Superior’s task

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It is never too often to stress: the Superior’s task is not to make the Probationer passes. It is the task of the Probationer. What the Superior needs to do with his work is just to separate the suitable from unsuitable ones. Occasionally, there will be those who are simply not fitting. Despite their hard work and a pure heart, the Probation will be too much for some, and they will make that worst choice in the whole work, which is to give up. Only in this case, the Superior really can do nothing. Once a conscious and formal withdrawal has been made, it cannot be compensated in any way. There are various instructions on what can be done with the one who has given up. After some months or even years, the Aspirant could return with a desire to work again. It is my opinion that we should not be too rigid about this, although it is a full right of the Superior to deny. However, in the deepest part of my soul, I feel that there is nothing more glorious than to tell someone “come, I love you.” Being a star does not mean we all have the same shine. There are conscious and mature stars, but there are also those young and childish, which will grow and glint when our shining fades, and these stars should be given the opportunity to go forward. As long as it is forward, and only forward as a pure motive, I will agree to a compromise. And as long as love is an essential impeller, I will always say yes. How often have we all fallen and how much should we stay in the mud if there were not friendly hands and support, someone’s warm embrace that infuses the motivation to continue? Not a single fall of the Probationer is natural; after all, Probation is given to pass, not to fail. The purpose of the exam is above all to learn, not to dismiss.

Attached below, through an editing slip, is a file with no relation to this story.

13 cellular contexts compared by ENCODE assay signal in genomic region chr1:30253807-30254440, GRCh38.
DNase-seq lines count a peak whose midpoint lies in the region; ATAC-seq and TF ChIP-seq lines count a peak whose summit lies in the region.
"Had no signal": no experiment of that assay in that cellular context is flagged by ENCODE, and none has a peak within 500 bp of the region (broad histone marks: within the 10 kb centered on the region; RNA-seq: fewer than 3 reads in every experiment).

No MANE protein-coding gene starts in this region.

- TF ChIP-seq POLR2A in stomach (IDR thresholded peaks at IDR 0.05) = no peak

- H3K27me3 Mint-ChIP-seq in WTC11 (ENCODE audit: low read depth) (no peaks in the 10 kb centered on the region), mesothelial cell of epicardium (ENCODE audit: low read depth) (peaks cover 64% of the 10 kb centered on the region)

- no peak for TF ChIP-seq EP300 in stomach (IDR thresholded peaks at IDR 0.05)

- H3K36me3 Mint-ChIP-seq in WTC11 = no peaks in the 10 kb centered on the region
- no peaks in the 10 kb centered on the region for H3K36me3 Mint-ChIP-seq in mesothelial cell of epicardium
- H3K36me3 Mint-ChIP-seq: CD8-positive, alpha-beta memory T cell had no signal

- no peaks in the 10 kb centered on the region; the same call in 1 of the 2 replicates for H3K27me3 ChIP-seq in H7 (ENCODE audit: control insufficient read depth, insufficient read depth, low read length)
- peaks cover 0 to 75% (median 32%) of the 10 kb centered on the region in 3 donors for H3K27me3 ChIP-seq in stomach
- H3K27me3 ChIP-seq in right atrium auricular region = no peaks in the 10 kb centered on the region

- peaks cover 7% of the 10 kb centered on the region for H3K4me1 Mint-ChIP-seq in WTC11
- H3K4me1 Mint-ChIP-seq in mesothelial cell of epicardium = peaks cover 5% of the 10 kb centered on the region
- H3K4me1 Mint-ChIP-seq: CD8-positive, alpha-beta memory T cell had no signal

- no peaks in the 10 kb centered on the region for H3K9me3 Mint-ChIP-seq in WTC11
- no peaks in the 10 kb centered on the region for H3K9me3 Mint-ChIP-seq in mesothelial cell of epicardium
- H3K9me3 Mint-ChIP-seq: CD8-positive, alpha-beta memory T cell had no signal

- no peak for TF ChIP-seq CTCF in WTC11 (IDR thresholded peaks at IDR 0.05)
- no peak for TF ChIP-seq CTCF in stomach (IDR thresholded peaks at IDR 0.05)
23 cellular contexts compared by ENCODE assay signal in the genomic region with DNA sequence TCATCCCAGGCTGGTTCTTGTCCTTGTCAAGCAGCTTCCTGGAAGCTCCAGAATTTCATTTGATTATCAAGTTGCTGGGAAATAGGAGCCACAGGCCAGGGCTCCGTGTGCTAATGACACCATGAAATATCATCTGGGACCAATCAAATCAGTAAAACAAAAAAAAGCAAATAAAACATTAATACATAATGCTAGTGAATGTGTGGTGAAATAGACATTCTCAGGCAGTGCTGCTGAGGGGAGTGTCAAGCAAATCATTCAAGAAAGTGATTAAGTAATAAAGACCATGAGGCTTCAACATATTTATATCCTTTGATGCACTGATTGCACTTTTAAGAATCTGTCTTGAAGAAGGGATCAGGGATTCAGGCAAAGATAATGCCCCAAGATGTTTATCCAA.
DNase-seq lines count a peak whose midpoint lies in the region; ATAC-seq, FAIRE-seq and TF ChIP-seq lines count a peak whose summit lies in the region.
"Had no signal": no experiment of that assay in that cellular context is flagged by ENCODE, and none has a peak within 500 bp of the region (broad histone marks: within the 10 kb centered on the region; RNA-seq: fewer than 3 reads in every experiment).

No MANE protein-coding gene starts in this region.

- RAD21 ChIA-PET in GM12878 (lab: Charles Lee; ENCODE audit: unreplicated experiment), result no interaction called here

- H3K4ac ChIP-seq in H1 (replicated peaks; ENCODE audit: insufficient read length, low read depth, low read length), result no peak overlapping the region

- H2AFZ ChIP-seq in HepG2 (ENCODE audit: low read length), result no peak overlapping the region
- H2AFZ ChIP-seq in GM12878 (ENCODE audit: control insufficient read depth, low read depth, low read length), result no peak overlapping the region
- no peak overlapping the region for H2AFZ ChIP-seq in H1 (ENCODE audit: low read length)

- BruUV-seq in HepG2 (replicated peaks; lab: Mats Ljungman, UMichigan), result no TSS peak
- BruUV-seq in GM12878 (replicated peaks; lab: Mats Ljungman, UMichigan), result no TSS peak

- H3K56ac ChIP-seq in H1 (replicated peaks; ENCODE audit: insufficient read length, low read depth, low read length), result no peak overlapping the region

Disguised as a beggar, the great Odysseus was patiently enduring suitors’ abuse. He uttered words which the Probationer will sense perfectly: “Still, my heart, for you have suffered heavier things”. Secretly knowing that, when the time comes, he will kill every one of them. Even in the book Hagakure, we can find something about this matter. It says: “If there is something that points to what an individual does well, the only important thing is: let him endure suffering, without exception.” Still, we must add that such temptations have nothing to do with the suffering of the old age; joy in the expectation of the sun birth at dawn is as real as distant, the Probationer must know that the nature of the universe is in his advancement and nothing less.

Frater 273

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